What is This Film Called Love?
- Miles Fielder
- 25 June 2012
Mark Cousins’ charming, witty and very personal film about travel, film and Mexico City
Filmmaker, broadcaster, writer, former EIFF artistic director and the festival’s latest patron Mark Cousins’ new film is a supreme piece of self-indulgence. Finding himself grounded in Mexico City for three days, Cousins, who by his own admission can’t bear to be inactive, hits on the perverse idea of doing nothing during his stay in the largest city in the western hemisphere. He soon modifies that to undertaking a walking tour and doing a bit of people-watching. Then he has a dream about one of his heroes, the Russian filmmaker Sergei Eisenstein (who once visited and was beguiled by Mexico City), and decides to take Eisenstein along with him, in spirit and in the form of a laminated photograph, which Cousins ruminates to about, variously, filmmaking, history and the modern world. Having turned doing nothing into doing quite a lot (the walking tour will turn out to be 16 miles long on the first day), Cousins decides to film the whole thing. Subsequently, he intercuts the new footage with other recent footage he took while visiting Eisenstein’s Moscow and travelling around North America with his girlfriend, where, in Monument Valley, he gets his kit off and clambers about the buttes made famous by John Ford stark bollock naked.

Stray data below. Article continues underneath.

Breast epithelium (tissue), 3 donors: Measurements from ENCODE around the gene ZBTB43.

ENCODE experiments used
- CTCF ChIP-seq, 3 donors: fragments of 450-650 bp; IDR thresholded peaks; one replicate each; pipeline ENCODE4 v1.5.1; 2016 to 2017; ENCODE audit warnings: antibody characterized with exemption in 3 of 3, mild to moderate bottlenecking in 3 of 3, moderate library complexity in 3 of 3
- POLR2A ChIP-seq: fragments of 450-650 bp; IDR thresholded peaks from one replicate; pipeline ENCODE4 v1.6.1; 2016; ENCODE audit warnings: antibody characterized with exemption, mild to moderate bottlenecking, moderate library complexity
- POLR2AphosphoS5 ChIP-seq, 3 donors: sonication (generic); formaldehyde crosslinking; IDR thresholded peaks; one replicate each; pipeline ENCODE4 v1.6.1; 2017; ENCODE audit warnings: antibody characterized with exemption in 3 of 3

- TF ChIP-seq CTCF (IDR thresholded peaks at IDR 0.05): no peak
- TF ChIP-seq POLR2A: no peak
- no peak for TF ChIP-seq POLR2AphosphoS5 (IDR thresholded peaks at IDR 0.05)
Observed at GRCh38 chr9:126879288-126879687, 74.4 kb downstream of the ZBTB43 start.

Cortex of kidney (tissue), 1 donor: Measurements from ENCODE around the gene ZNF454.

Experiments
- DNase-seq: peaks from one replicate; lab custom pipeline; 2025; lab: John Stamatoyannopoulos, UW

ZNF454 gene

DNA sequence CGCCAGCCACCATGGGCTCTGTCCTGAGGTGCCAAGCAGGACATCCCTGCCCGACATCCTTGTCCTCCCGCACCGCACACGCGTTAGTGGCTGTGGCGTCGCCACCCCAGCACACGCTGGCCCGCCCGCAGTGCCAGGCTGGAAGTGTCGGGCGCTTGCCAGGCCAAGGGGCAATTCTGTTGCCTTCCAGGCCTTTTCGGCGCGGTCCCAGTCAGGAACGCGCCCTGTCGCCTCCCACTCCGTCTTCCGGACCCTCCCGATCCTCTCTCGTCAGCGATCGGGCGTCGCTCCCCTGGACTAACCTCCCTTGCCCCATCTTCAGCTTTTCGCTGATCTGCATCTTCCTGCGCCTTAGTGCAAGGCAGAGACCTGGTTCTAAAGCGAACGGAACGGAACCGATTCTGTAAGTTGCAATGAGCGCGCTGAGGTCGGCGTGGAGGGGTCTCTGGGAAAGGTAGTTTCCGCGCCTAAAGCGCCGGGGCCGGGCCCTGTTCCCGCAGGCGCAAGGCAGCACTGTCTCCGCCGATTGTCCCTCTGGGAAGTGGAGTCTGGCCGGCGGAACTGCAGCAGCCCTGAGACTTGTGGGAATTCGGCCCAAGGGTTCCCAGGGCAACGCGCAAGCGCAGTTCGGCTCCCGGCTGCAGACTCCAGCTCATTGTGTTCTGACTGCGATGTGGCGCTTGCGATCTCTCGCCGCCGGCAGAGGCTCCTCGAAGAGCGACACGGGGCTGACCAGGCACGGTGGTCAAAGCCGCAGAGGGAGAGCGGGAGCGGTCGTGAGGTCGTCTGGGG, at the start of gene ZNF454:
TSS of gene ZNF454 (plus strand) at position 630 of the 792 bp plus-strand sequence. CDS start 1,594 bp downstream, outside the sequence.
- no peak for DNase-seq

As I say, What is This Film Called Love? is supremely self-indulgent. And why not? As Cousins says at the outset, he made the film as an ‘ad lib’ during three days off work following six long years making his exhaustive world cinema history The Story of Film. What is This Film Called Love? is everything The Story of Film is not: it’s fun, cheeky and daft, and it’s personal, emotional and a bit sad. And it’s got Cousins in almost every scene and Cousins (or a female surrogate) narrating almost every scene. In keeping with a film that was largely made up on the hoof it veers and swerves from being cute and charming to rude and crude to witty and wise to pretentious and ridiculous. But, perhaps thanks to some judicious editing decisions made back home in Edinburgh, there’s more going on in these 77 short minutes than you get in several hours of cinema/travel film and television programming. And that isn’t a dig at The Story of Film.
Showing at Edinburgh International Film Festival, Tue 26 & Sat 30 Jun.